Despite the fact that the validity and reliability of SP assessment in medical education has been well established,712 few studies have addressed SP assessment in physical therapist education. Only 3 published studies were found describing the use of the SP in evaluating physical therapist student clinical performance30 or clinical competence.6,31 Ladyshewsky et al30 established the construct validity of an assessment tool by comparing student physical therapist performance to practicing physical therapist performance in their examination of an SP. The assessment tool successfully discriminated between student performance and practicing clinician performance, one method of assessing its validity32 The investigators also noted that both students and physical therapists found the SP authentic. Panzarella and Manyon6 used an integrated standardized patient case to assess student physical therapist clinical competence. The assessment was performed by the SP, the students themselves, an expert evaluator, and a criterion evaluator (researcher) using 2 clinical cases. Interrater reliability was assessed and found to be acceptable for the expert evaluator and criterion evaluator for scales that were dichotomous, but mean scores varied significantly between raters on items requiring a 4-point rating scale.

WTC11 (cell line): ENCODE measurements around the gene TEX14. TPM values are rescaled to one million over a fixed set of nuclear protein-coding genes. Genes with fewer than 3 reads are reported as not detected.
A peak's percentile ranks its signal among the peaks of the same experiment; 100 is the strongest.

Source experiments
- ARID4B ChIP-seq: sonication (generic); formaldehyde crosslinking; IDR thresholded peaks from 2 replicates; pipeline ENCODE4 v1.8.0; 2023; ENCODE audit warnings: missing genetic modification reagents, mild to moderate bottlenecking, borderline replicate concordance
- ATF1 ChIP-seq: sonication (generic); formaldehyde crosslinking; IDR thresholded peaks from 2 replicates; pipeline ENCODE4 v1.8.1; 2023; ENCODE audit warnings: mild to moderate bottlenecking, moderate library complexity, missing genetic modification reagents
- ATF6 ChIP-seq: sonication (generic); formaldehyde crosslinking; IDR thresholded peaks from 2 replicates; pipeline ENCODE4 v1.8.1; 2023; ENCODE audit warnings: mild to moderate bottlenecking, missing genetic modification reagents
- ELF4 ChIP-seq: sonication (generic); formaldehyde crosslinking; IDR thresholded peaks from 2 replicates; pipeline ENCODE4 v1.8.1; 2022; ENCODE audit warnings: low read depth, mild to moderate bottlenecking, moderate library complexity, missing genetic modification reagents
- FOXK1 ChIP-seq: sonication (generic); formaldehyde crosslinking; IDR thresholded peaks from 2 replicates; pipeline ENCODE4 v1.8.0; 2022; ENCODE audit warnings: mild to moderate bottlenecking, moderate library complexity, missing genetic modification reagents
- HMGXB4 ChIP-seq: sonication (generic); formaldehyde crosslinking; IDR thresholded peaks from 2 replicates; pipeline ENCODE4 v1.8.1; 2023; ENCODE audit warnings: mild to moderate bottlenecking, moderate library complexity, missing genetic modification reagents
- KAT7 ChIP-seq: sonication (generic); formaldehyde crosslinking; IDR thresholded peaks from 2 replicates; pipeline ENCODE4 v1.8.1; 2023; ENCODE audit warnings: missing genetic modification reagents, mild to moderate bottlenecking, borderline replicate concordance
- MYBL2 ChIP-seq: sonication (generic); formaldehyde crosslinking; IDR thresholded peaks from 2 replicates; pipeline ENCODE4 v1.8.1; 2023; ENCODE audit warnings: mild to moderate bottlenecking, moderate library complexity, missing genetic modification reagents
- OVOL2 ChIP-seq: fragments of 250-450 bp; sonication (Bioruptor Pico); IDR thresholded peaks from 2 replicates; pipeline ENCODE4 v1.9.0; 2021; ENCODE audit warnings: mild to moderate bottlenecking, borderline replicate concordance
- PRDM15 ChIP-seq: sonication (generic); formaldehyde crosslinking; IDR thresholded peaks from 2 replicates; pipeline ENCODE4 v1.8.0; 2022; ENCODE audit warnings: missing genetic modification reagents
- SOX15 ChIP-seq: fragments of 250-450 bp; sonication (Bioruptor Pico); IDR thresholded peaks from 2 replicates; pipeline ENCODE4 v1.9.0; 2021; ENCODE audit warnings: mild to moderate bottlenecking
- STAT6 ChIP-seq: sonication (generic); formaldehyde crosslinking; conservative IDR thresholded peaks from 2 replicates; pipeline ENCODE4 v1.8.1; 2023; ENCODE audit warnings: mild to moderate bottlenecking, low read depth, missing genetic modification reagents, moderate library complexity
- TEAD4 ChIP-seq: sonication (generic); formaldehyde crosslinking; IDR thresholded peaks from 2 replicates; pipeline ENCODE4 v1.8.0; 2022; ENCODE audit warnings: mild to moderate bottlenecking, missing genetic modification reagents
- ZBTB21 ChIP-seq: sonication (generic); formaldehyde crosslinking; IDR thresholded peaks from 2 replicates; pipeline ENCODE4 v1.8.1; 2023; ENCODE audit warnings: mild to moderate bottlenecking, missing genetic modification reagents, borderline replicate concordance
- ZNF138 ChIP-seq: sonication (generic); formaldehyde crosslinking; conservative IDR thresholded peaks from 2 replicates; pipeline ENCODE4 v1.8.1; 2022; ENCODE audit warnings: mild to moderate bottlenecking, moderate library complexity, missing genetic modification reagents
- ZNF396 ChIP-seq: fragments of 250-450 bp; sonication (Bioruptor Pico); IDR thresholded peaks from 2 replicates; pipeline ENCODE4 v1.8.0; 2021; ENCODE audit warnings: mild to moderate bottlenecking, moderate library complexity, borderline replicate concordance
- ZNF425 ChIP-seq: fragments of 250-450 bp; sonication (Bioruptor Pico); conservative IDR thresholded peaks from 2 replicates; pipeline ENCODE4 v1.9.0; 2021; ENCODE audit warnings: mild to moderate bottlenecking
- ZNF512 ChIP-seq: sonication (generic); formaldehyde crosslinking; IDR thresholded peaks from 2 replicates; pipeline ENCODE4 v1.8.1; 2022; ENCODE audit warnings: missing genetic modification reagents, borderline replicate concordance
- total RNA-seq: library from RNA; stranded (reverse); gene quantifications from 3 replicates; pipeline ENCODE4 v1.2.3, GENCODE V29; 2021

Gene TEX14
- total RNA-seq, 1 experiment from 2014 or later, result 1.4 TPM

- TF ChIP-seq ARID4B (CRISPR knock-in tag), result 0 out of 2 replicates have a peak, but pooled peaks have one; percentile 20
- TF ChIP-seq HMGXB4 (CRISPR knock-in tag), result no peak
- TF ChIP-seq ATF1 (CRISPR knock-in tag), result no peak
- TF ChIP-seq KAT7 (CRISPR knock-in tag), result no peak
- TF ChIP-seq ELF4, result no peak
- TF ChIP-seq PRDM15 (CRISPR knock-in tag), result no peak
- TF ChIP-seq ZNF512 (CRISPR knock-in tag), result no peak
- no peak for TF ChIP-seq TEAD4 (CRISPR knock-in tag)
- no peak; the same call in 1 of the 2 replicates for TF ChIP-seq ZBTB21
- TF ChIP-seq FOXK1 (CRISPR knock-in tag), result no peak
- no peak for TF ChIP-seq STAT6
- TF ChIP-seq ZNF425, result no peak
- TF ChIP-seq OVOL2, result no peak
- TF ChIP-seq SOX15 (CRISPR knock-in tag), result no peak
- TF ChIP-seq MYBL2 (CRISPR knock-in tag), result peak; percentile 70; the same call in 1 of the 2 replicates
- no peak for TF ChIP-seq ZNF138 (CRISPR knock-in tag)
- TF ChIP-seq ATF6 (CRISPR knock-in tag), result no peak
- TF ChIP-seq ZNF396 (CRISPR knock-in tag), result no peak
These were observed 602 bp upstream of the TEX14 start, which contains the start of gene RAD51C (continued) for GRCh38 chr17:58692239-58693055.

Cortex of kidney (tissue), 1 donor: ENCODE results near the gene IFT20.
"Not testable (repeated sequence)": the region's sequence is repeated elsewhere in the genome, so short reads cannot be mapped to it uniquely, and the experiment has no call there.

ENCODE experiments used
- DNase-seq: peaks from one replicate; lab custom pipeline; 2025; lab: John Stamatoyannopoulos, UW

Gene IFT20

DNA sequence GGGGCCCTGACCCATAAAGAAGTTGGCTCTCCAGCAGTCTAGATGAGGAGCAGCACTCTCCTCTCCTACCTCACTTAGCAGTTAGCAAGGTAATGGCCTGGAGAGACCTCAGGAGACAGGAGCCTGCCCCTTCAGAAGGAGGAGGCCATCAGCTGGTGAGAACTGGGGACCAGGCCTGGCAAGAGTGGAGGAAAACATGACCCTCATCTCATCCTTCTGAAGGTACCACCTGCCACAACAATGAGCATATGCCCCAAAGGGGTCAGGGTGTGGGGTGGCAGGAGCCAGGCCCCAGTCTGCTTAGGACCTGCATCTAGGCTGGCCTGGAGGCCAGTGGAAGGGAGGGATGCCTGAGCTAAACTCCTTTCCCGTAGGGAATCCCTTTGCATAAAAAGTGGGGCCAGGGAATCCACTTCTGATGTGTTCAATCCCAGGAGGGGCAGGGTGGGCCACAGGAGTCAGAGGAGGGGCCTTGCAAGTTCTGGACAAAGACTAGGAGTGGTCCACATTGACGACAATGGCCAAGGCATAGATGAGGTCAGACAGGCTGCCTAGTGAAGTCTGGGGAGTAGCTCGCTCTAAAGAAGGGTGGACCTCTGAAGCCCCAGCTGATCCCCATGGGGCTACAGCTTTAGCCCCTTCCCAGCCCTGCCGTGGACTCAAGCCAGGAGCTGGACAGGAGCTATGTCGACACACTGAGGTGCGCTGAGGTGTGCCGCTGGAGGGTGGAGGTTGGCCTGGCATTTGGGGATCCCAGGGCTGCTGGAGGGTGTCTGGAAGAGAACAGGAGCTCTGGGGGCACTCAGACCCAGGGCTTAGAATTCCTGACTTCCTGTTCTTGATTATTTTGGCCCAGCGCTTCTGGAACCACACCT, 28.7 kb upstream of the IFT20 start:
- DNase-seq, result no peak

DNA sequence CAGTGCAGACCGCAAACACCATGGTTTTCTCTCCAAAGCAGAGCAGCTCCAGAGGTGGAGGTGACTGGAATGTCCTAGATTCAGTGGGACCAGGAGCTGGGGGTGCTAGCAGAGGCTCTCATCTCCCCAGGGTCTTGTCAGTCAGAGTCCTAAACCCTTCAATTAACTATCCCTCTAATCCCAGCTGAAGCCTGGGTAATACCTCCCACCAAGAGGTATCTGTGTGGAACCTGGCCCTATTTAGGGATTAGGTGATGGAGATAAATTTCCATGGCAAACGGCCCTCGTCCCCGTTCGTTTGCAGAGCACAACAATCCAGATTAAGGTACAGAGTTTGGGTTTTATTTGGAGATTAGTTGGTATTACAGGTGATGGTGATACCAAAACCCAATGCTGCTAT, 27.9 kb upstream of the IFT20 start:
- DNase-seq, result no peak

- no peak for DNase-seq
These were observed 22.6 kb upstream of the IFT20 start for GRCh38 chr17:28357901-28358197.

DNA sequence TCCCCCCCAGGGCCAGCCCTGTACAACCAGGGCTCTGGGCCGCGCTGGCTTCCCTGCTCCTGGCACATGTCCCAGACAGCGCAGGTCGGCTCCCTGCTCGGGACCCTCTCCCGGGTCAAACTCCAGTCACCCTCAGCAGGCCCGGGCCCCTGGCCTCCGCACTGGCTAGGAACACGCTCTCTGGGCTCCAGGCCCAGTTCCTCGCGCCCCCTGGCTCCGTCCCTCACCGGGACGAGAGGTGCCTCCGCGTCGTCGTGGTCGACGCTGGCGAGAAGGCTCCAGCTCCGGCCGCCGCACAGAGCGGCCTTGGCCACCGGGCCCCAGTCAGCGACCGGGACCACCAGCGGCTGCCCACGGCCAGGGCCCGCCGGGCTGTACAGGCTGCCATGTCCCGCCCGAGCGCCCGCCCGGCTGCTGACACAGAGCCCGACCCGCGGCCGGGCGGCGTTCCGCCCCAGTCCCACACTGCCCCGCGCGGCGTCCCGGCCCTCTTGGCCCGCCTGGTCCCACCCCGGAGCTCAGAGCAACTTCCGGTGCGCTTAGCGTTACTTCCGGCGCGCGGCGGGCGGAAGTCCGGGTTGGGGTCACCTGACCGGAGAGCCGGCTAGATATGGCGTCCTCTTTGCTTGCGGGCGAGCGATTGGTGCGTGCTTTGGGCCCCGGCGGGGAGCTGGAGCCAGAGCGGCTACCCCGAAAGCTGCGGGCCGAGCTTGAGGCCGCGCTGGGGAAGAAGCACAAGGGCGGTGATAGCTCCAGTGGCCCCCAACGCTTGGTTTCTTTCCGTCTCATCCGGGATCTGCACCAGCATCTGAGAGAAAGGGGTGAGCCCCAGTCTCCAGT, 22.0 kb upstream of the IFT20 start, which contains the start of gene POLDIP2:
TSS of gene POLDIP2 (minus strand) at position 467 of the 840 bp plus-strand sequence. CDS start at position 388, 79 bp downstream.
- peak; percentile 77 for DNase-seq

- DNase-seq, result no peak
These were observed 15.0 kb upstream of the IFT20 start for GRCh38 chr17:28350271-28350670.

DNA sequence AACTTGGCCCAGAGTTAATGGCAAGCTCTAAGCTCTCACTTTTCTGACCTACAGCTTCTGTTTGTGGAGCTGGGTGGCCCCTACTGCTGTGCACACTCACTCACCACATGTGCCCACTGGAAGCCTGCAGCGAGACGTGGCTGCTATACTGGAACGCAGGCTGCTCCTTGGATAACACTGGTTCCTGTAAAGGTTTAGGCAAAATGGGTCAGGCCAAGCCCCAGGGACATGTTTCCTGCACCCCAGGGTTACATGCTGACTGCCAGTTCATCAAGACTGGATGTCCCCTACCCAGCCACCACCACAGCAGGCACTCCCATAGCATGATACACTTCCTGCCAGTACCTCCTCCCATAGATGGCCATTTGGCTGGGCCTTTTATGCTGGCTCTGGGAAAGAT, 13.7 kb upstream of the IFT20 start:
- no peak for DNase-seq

Although Panzarella and Manyon6 used multiple evaluators to triangulate the data - traditionally, SPs alone have assessed student performance. Concerns have been noted regarding the use of checklists by the SP as the sole means of assessing student performance.33,34 Rose and Wilkerson33 suggested that the sole use of SP generated checklists and numerical ratings to assess medical student performance may overlook material that may form the basis for the ongoing development of student clinical competence, such as qualitative SP feedback that addresses the evolution of the students professional role. Additionally, Hodges et al34 reported that binary checklists may not be capturing increasing levels of experience of the student s progression in an undergraduate medical curricula. Given the high- stake nature of many of these SP encounters, having valid assessment instruments is essential.